Accepting Sarewitz's position complicates the challenge of effectively using science, or other facts, to argue for a particular course of action. The main peril is that an advocate for a particular agenda will first decide upon a course of action and then seek science useful in justifying that course of action. Of course, the advocate's political opponent will also settle on a (different) particular agenda and seek out their own justifying science. What then typically happens is that the political debate is transferred to the science used as justifications, rather than taking place explicitly in terms of the values or outcomes at stake that motivated the political controversy in the first place. Scientific debate then becomes a proxy for political debate, and gridlock and inaction often result because science alone cannot resolve political disputes.

One way out of this situation is for advisors to clearly associate scientific understandings with a wide range of possible policy options (Pielke, 2007). Rather than narrowing the scope of possible action justified by appeals to selected science, the point of such advice is to expand, or at least comprehensively map, policy options and their relationship to the diversity of current scientific understandings. Such an approach clearly distinguishes the role of advisor from advocate, and advisor from decision maker.

In the area of climate change, there have been countless efforts to provide scientific advice to decision makers. The Stern Review Report on the Economics of Climate Change is one such effort (Stern, 2007). The Stern Review has already achieved several notable successes. Among them, it has focused attention on the challenge of climate change and helped to redirect attention away from debates over science and toward debates over the costs and benefits of alternative courses of action. However, in making its case for the significant future economic costs of extreme weather events in developed countries the Stern Review commits two significant errors that affect its estimates.

In its Chapter 5 the Stern Review concludes, "The costs of climate change for developed countries could reach several percent of GDP as higher temperatures lead to a sharp increase in extreme weather events and large-scale changes." (Stern, 2007, p. 137). This conclusion cannot be supported by the Review's own analysis and references to literature. One error is a serious misrepresentation of the scientific literature, and the second is more subtle, but no less significant. The serious misrepresentation takes the form of inaccurately presenting the conclusions of an unpublished paper on trends in disaster losses.

The second error is more complex and involves conflating an analysis of the sensitivity of society to future changes in extreme events, assuming that society does not change, with a projection of how extreme event impacts will increase in the future under the integrated conditions of climatic and societal change.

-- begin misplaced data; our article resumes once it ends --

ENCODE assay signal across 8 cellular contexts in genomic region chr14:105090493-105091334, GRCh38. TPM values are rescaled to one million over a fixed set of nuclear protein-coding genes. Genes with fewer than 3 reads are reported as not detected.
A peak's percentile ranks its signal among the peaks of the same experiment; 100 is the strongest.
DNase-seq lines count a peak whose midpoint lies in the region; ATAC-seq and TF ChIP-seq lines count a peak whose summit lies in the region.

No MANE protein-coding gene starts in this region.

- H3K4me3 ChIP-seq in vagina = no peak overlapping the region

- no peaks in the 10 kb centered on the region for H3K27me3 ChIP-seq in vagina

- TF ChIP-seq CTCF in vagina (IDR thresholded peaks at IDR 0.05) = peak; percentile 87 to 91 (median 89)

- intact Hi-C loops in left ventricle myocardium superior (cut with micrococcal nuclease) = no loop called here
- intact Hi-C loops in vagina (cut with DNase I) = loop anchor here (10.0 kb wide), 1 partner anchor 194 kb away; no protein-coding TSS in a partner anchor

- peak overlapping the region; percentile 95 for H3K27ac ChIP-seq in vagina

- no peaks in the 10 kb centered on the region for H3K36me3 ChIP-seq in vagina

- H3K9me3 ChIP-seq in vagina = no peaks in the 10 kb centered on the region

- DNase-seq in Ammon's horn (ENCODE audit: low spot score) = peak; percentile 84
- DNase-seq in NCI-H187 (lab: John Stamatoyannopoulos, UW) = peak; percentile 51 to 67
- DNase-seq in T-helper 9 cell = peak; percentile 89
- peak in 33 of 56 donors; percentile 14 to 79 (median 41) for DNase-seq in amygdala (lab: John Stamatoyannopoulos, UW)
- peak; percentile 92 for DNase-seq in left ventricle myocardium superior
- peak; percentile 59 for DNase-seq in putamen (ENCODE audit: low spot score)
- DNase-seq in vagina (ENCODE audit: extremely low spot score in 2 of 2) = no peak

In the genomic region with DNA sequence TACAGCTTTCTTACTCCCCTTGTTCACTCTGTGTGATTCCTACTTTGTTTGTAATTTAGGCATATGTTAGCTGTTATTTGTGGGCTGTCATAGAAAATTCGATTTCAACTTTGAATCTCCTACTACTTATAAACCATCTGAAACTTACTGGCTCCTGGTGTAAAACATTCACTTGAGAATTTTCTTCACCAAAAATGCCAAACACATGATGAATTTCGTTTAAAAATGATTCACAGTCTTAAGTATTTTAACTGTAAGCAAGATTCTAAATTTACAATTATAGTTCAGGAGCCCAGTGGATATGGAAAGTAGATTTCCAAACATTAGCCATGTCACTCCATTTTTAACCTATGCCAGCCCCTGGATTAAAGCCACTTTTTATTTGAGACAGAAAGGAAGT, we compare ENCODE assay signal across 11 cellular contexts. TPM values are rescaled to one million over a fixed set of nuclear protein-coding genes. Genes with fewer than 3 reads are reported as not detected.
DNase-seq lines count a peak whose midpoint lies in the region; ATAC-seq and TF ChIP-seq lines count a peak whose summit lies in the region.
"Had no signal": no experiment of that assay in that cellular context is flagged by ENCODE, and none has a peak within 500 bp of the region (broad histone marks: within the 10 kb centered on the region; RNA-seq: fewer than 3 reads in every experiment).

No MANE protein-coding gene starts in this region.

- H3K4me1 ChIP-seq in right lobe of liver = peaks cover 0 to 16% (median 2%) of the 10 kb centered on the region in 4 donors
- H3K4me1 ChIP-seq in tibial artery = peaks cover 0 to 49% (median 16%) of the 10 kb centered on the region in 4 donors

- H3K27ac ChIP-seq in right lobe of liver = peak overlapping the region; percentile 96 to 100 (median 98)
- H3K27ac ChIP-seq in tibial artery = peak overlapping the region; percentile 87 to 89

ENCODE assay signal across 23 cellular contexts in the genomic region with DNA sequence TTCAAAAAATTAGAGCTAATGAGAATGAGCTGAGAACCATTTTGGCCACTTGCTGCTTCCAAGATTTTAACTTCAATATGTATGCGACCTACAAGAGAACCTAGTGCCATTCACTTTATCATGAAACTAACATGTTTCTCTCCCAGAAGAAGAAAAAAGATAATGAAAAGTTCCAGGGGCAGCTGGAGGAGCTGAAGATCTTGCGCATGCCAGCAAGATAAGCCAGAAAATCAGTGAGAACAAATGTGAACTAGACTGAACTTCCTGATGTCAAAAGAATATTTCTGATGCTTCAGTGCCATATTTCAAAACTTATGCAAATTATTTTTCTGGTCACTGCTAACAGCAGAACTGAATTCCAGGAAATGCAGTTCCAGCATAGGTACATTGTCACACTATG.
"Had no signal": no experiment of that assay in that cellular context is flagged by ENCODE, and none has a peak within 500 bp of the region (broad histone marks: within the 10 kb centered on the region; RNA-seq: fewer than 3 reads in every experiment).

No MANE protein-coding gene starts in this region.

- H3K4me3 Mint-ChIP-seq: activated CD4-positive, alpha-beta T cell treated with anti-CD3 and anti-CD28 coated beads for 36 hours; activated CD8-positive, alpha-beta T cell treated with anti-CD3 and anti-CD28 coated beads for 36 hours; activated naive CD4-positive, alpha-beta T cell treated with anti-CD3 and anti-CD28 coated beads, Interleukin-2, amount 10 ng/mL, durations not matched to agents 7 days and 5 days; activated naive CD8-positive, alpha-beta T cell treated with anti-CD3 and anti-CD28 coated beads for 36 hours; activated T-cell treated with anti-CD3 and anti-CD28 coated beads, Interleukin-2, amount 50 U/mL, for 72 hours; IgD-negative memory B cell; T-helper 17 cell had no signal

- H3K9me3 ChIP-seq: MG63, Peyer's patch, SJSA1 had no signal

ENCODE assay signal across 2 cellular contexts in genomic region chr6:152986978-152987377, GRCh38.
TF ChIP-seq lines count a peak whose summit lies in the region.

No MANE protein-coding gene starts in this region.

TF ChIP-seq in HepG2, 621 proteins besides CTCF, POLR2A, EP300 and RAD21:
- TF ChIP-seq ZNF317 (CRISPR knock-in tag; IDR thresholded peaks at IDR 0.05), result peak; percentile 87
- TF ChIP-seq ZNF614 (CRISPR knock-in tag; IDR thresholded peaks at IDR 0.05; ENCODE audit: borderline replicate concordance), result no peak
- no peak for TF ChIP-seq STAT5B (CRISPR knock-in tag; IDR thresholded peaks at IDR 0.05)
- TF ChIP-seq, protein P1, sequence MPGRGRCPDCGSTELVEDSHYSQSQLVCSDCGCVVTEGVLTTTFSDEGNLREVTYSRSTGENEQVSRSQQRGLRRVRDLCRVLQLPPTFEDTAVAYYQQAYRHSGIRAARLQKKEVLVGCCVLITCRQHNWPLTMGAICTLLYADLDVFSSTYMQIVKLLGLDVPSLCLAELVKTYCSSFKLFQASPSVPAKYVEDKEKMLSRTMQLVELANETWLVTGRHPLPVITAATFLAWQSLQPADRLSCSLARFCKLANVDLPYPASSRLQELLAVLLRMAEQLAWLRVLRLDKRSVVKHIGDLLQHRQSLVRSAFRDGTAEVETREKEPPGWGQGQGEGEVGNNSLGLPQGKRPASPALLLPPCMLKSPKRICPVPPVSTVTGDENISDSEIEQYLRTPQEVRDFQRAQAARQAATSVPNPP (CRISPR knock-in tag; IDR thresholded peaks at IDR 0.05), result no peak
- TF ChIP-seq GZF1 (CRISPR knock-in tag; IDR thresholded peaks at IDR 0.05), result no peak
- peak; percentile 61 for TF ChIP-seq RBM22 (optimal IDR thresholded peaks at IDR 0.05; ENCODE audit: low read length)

The result of the errors in the Stern Review is a significant overstatement of the future costs of extreme climate events not simply in the developed world, but globally-by an order of magnitude. In light of these errors if the Stern Review is to be viewed as a means of supporting a particular political agenda, then it undercuts its own credibility and this risks its effectiveness. If instead the Stern Review is to be viewed as a policy analysis of the costs and benefits of alternative courses of actions on climate change, then at least in the case of extreme events it has missed an opportunity to clarify the scope of such actions and their possible consequences, and arguably misdirects attention away from those actions most likely to be effective with respect to future catastrophe losses.

In either case, on the issue of extreme events and climate change, the Stern Review must be judged a failure. This short paper documents these errors and suggests how an alternative approach might have been structured.

FULL PAPER at Global Environmental Change, Article in Press, 2007.

Umbilical rethink

Cutting or clamping the umbilical cord immediately after birth could be harmful to the newborn child, doctors say. About half of maternity units are estimated to clamp and then remove the cord between mother and child soon after birth, but this could increase the risk of serious blood disorders, according to research.

Leaving the cord intact for a few minutes can increase blood supply and iron levels in the baby and reduce the risk of anaemia, a common infant condition, the British Medical Journal reports today. Andrew Weeks, a senior lecturer in obstetrics at the University of Liverpool, argues that there are benefits in waiting before clamping or cutting the cord.

A study this year in the Journal of the American Medical Association said that waiting two minutes before cutting the cord reduced the risk of serious blood disorders and benefited the baby in its first few months. The Royal College of Obstetrics and Gynaecologists said that there were no guidelines on when exactly the cord should be cut.


British bureaucracy at work: "The external gate of a jail with more than 1,000 inmates was left open at night to allow staff to park in a secure area within its walls, according to a report by the Chief Inspector of Prisons. Anne Owers expressed concern at the general casualness about aspects of security at Ranby jail in Retford, Nottinghamshire. Security staff admitted that they were fighting a losing battle against drugs being smuggled into the prison, where there were difficulties in patrolling the perimeter fence. Ms Owers also highlighted a "large and unexpected" shortfall in the prison's accounts that could lead to delays in dealing with the problems."